Stover No. 1 all-time, but humble Kicker tops accuracy list, doesn't let it go to head


Ravens kicker Matt Stover rolled his eyes when he was asked about his field-goal accuracy record, which technically has landed him at the top of his profession.

By converting all three of his attempts in Sunday's 23-10 victory over Cincinnati, Stover regained the top spot on the all-time accuracy list. Qualifiers for the list must have made at least 100 field goals in their careers.

Stover, a 12th-round draft pick of the Giants in 1990, has made 132 of 164 field-goal attempts, or 80.48 percent. That leaves him slightly ahead of retired Chiefs/Jets kicker Nick Lowery (80 percent), San Diego's John Carney (.7991) and Cincinnati's Doug Pelfrey (.7969), who missed three of four attempts against the Ravens on Sunday to fall out of first place.

"Don't worry. I'm still very mortal and very humble," Stover said. "It's good to know that I'm hitting the ball well. I finally got a plus-40 [field goal]. But I'm continuing to work on some things."

Stover, who has made his first five field-goal attempts of 1997, hit from 37, 32 and 41 yards Sunday. His 41-yarder, which sailed through the uprights with about 15 yards to spare, was easily his strongest kick of the season.

One notable contributor to Stover's success Sunday was veteran tight end Brian Kinchen. Normally the team's long snapper, Kinchen was pressed into duty as the short snapper when center Quentin Neujahr was lost to a sprained ankle. Kinchen snapped smoothly on Stover's last two field goals.

Special problems

The Ravens' special teams, which had been outstanding since the preseason opener, experienced their first major breakdowns against the Bengals.

Return man Ray Ethridge, who came back from ankle and knee injuries and replaced the injured Jermaine Lewis -- who is expected to play against the Giants this week -- struggled several times with punt returns. His most glaring error came early in the fourth quarter when he fielded Lee Johnson's 62-yard punt at the Ravens' 4 and neglected to use the right sideline properly. He tried streaking across the field and was dropped in the middle for no gain.

Fortunately for the Ravens, they turned a possible disaster into a 96-yard touchdown drive that gave them a 20-10 lead.

"Rough day. I didn't make good on what was there for me to take. I've got the speed, but I didn't use it the right way," Ethridge said. "Practice is one thing, but I haven't been in battle for a couple of weeks. I've just got to settle down, get healthier and get back into the heat."

The Ravens also had their first kickoff-coverage breakdown. With 6: 09 left in the third quarter, after the Ravens had pulled to within 10-6, Bengals return man Corey Dillon took Stover's kickoff 58 yards down the left sideline, mainly because Dorian Brew failed to cover the outside lane.

"It didn't look as bad as I thought it was going to look when we watched the film today. It's a very correctable play," Brew said.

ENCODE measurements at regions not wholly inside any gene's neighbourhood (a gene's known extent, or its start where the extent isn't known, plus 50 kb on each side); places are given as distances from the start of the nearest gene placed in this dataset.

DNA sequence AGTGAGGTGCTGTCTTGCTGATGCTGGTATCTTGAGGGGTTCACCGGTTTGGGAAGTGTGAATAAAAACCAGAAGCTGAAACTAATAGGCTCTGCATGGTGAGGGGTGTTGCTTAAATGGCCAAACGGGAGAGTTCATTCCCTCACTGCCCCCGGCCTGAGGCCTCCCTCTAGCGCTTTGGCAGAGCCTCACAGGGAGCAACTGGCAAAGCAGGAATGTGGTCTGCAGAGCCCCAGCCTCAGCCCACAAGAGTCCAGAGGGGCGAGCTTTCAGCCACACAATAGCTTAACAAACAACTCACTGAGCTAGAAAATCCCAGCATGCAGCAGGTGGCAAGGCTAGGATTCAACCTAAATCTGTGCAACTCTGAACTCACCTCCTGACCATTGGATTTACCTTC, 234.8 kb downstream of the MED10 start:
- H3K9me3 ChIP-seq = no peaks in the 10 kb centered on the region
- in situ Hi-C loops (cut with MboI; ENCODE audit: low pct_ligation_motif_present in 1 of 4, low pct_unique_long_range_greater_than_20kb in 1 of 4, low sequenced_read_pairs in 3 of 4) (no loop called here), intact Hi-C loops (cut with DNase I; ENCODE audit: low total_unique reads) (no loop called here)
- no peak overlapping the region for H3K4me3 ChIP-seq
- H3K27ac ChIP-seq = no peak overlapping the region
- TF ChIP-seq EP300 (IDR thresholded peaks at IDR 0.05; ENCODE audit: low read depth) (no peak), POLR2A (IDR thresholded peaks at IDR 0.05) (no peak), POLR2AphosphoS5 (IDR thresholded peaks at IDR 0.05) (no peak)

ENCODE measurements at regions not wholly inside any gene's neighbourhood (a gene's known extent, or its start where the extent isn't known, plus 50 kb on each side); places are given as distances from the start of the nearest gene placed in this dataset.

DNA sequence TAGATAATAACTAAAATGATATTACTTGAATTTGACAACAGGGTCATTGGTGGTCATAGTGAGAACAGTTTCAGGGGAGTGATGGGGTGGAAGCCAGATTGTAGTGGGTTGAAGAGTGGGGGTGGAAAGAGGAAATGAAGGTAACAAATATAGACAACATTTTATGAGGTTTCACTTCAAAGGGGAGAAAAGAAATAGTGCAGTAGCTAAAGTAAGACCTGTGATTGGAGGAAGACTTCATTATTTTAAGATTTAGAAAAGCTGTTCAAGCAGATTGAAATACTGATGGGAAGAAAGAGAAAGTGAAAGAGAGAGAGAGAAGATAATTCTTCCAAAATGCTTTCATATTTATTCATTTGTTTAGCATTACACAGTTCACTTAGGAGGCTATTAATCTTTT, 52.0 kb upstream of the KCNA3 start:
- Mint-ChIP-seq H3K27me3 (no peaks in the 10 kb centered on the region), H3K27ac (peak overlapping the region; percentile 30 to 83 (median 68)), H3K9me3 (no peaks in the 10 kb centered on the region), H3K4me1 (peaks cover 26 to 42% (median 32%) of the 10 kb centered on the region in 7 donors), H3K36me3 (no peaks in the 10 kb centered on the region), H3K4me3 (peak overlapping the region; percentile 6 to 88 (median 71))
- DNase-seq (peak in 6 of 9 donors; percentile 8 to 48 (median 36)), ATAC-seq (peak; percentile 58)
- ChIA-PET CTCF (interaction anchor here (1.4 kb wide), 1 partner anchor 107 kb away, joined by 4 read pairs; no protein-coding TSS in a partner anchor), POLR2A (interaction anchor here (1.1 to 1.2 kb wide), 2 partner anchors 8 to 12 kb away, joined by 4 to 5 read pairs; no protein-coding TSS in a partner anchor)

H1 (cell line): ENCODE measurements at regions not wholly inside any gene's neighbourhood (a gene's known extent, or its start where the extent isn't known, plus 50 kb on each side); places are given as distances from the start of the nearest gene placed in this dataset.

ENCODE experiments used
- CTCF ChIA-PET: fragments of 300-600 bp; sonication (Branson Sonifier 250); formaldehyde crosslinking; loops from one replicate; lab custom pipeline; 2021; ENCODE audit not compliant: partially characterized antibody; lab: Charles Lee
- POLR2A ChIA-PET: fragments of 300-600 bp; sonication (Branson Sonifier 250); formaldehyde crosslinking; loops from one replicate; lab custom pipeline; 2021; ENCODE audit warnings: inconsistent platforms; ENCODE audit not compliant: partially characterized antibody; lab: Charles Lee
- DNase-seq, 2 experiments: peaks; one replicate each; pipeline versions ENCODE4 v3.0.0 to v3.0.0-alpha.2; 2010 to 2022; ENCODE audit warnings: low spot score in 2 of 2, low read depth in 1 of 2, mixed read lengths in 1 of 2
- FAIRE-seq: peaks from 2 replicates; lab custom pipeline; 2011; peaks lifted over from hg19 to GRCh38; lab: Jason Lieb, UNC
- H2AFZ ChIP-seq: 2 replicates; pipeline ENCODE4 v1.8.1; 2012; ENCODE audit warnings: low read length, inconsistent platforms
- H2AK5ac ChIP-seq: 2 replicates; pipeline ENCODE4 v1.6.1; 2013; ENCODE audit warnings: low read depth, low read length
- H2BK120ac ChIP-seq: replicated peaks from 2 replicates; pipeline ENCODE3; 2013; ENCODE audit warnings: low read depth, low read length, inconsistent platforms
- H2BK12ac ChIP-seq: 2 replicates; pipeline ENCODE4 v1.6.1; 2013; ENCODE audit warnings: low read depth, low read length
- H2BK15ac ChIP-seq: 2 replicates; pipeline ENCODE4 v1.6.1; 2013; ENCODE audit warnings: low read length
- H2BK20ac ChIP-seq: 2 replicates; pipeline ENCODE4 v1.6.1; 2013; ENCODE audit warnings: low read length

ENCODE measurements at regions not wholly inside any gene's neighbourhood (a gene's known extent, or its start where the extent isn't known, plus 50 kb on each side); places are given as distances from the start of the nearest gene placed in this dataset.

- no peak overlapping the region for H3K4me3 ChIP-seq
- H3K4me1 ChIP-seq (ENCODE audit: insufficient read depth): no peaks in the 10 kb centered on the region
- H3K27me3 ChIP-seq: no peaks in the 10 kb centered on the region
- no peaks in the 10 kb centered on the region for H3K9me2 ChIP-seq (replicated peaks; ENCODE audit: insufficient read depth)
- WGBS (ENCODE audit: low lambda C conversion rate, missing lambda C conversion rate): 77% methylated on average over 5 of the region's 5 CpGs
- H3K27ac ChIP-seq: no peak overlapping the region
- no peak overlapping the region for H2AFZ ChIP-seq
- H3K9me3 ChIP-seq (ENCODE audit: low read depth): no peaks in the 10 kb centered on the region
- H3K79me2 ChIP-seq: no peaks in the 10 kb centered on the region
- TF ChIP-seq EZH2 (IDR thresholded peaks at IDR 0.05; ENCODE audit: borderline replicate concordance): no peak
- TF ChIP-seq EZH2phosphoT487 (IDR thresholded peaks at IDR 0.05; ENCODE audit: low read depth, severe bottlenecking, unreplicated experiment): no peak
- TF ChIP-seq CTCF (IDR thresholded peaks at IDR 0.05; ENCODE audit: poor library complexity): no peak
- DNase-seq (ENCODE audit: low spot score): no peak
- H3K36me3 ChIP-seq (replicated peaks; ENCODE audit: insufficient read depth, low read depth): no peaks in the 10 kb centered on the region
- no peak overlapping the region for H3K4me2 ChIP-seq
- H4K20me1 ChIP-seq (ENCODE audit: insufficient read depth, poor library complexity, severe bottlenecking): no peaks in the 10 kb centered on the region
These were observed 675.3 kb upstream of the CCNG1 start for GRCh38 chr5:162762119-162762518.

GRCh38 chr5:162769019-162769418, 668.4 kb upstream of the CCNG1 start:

No-huddle benefits

Ravens coach Ted Marchibroda was asked about the effectiveness of the team's no-huddle offense, which clearly overmatched the Bengals in the second half Sunday. Marchibroda likened Sunday's victory to last year's season-opening win over the Oakland Raiders. That day, the Ravens turned the game around with their no-huddle attack.

"I like to use it early in the year, because some teams are still working themselves into condition. I don't know that we're in better condition [than the Bengals], but we stress it during training camp," he said.

"The players can see the advantage of it. They know whether the guys [on the defensive line] are coming off the ball as hard as they were earlier."

Catching his breath

Rookie linebacker Peter Boulware is still working himself into prime football condition. Boulware, who had three tackles and 1 1/2 sacks Sunday, tired noticeably down the stretch, but refused to take himself out of the game.

"When you get caught up in a game, especially a close game, you just want to keep stopping them," Boulware said. "Against Jacksonville [in the opener], I had to come out because I was too tired to do the team any good. On Sunday, I never got to the point where I couldn't go the way I wanted to go.

"Pass rushing play after play is the hardest thing to do in football," added Boulware, who signed with the Ravens three weeks ago and figures he is "another week or so" from being in top shape.

McCrary relieved

Right defensive end Michael McCrary was relieved to wake up yesterday with a left knee that wasn't too sore. McCrary, whose debut Sunday included four tackles and 1 1/2 sacks, had arthroscopic surgery a month ago.

'98 Ravens schedule

With the Ravens playing their first interconference game of the season Sunday against the New York Giants, it's not too early to take a look at the 1998 schedule.

A rotation of interconference games put into effect before the 1995 season enables the league to determine interconference opponents, regardless of how a team finishes in its division.

Barring expansion, each team now will play all teams in the opposing conference four times over 15 seasons (twice at home, twice on the road). In addition to the eight division games, the Ravens' 1998 schedule:


vs. Detroit ...... at Chicago

vs. Minnesota .... at Green Bay


vs. AFC East ..... at AFC East

vs. AFC West ..... at AFC West

* -- Intraconference games determined by Ravens' division finish.

Pub Date: 9/09/97

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